Car ferryThe best thing about having a car is that you just get in and drive off the boat. The worst thing is getting it on the boat. The guys in the ships garage are parking perfectionists and they want to squeeze as many cars in as tightly as they can get them, even on an empty ferry. I have trouble with my left and right in Greek and driving backwards makes it even more complicated for me. This trip the guy even said to me in Greek "Look, if you don't listen to me then you are never going to get into this spot, so do as I say!" He was right but I thought he was trying to put me in another spot so I was sort of improvising along with his instructions in a way that guys do to show what good drivers they are. Yeah, I know what you want, just watch me. It pisses me off when my friends do this and here was I doing it trying to park a Suzuki Grande Vitara in a spot big enough for a Smart Car while he just wanted me to park normally behind this other car. Anyway I am making a big deal about nothing but if you want the truth, when I know I am going on a trip on a ferry with the car I spend days worrying about whether it is going to be easy or not. Usually its a lot of worrying for nothing and I drive the car on and am surprised at how easy it was. But it is never as easy as driving off the ferry.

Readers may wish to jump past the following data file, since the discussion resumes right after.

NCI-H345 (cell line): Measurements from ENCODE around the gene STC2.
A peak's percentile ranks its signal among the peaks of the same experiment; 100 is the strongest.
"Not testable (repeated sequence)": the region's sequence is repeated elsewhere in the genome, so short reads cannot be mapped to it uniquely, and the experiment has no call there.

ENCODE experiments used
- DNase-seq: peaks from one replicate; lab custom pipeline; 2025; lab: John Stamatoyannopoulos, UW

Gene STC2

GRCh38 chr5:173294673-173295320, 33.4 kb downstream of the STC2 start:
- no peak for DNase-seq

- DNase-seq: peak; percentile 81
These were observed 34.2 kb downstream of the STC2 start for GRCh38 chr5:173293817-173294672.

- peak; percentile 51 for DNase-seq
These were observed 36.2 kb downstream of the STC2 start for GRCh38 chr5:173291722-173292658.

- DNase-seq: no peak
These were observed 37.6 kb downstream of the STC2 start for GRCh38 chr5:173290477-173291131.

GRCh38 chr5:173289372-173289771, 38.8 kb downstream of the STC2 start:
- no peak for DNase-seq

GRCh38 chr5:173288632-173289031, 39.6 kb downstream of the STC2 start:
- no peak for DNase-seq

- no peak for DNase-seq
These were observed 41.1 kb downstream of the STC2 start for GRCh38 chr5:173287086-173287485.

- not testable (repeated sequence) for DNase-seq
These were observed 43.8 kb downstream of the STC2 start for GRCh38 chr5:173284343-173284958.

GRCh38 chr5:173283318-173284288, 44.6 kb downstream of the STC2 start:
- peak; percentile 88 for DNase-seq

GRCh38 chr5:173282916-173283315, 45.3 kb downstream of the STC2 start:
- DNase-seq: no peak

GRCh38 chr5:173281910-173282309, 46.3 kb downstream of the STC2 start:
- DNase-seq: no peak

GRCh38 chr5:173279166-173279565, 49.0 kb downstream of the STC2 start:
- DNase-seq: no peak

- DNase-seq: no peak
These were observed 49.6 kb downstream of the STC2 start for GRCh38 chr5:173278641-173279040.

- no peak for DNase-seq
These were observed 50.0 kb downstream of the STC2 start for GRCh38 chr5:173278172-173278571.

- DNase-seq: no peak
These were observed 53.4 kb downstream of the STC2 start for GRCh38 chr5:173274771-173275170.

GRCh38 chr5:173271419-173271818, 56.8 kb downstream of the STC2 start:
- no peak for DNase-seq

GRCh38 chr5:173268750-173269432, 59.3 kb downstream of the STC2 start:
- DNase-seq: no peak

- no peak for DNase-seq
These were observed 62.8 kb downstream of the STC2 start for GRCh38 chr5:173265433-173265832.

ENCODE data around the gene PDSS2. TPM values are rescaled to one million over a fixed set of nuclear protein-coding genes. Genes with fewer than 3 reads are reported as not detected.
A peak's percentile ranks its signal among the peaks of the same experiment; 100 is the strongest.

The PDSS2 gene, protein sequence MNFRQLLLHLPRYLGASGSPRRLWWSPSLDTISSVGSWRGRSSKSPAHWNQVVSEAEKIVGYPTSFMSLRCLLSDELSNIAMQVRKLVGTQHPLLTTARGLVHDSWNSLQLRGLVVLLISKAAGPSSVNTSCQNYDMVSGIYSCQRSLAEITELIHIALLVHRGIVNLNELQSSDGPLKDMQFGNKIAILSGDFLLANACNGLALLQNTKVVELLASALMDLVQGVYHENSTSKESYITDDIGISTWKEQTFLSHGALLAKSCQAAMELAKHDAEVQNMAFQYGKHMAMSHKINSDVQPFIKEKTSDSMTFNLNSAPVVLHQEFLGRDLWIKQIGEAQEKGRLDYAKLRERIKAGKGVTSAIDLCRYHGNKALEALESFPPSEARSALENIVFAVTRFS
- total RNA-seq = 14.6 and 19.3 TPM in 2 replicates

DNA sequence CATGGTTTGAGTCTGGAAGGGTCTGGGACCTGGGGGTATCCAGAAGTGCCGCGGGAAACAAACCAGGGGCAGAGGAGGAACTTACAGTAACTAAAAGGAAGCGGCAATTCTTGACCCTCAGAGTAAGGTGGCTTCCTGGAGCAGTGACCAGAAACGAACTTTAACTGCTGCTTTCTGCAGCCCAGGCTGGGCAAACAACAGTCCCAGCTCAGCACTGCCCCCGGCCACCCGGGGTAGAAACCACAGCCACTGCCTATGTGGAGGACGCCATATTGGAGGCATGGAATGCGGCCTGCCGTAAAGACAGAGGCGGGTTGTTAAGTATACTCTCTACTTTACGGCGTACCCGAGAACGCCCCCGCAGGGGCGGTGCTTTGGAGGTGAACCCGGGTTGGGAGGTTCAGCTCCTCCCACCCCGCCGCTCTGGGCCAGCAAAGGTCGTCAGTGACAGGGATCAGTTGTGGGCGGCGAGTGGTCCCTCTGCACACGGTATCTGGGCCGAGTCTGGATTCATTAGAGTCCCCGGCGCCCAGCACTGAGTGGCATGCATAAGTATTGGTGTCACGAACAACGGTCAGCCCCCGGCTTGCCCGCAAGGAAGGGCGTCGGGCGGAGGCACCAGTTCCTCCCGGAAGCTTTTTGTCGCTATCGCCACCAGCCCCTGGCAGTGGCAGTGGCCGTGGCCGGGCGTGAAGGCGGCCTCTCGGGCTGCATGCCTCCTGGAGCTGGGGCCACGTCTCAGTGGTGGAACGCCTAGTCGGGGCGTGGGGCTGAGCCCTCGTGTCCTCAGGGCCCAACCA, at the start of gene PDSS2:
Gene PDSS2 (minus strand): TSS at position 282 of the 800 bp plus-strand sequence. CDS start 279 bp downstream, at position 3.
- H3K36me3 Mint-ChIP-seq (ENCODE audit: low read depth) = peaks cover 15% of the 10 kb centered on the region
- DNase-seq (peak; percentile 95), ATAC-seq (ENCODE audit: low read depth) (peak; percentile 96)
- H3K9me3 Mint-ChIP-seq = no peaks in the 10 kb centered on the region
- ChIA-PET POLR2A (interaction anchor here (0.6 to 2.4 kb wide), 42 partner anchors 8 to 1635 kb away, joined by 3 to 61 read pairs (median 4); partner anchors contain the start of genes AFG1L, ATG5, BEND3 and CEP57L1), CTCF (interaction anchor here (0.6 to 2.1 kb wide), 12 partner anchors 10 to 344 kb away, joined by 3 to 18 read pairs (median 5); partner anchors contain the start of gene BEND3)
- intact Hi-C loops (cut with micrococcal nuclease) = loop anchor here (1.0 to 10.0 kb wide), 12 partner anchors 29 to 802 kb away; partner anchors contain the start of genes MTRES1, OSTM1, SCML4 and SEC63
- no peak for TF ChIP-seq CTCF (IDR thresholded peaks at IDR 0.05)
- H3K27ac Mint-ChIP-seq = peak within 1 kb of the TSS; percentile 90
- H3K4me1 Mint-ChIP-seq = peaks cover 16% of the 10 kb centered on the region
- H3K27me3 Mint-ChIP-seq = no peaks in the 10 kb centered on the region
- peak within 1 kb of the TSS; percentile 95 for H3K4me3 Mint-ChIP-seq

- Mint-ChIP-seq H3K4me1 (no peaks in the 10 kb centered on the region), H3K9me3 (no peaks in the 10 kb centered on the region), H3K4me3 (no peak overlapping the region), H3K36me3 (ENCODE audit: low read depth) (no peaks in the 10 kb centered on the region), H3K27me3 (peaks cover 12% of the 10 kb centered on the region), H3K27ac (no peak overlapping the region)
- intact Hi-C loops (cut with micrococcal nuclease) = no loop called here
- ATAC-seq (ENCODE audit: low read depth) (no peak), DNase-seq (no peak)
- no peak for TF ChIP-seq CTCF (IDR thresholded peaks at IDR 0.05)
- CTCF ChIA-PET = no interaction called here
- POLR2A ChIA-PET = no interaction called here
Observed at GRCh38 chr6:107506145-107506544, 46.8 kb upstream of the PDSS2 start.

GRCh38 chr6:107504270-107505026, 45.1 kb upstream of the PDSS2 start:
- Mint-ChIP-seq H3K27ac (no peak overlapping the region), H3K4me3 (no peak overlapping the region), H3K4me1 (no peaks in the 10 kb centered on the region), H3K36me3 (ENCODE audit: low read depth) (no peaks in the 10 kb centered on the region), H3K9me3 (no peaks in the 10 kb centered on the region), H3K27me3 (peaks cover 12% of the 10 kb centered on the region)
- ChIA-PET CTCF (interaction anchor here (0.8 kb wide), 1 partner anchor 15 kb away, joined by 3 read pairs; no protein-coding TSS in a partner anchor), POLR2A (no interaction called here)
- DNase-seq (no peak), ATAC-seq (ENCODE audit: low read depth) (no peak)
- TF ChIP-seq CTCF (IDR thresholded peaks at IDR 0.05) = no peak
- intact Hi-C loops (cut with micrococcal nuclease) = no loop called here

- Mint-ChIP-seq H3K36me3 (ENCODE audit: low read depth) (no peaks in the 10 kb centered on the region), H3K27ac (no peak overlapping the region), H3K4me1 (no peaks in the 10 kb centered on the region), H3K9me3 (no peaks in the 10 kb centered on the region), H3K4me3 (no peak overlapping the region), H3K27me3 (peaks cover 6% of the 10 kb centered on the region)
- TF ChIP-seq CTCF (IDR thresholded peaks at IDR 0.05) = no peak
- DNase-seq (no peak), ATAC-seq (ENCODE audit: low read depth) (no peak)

So we checked into the Hotel Hermes on the waterfront and opened the balcony door to see we were right above the small stone beach that they light with a floodlight at night so you can swim among the giant squid that the light attracts. No, I am kidding. But we were too hungry to swim and went across the street to the Janinnia Restaurant for a very late dinner.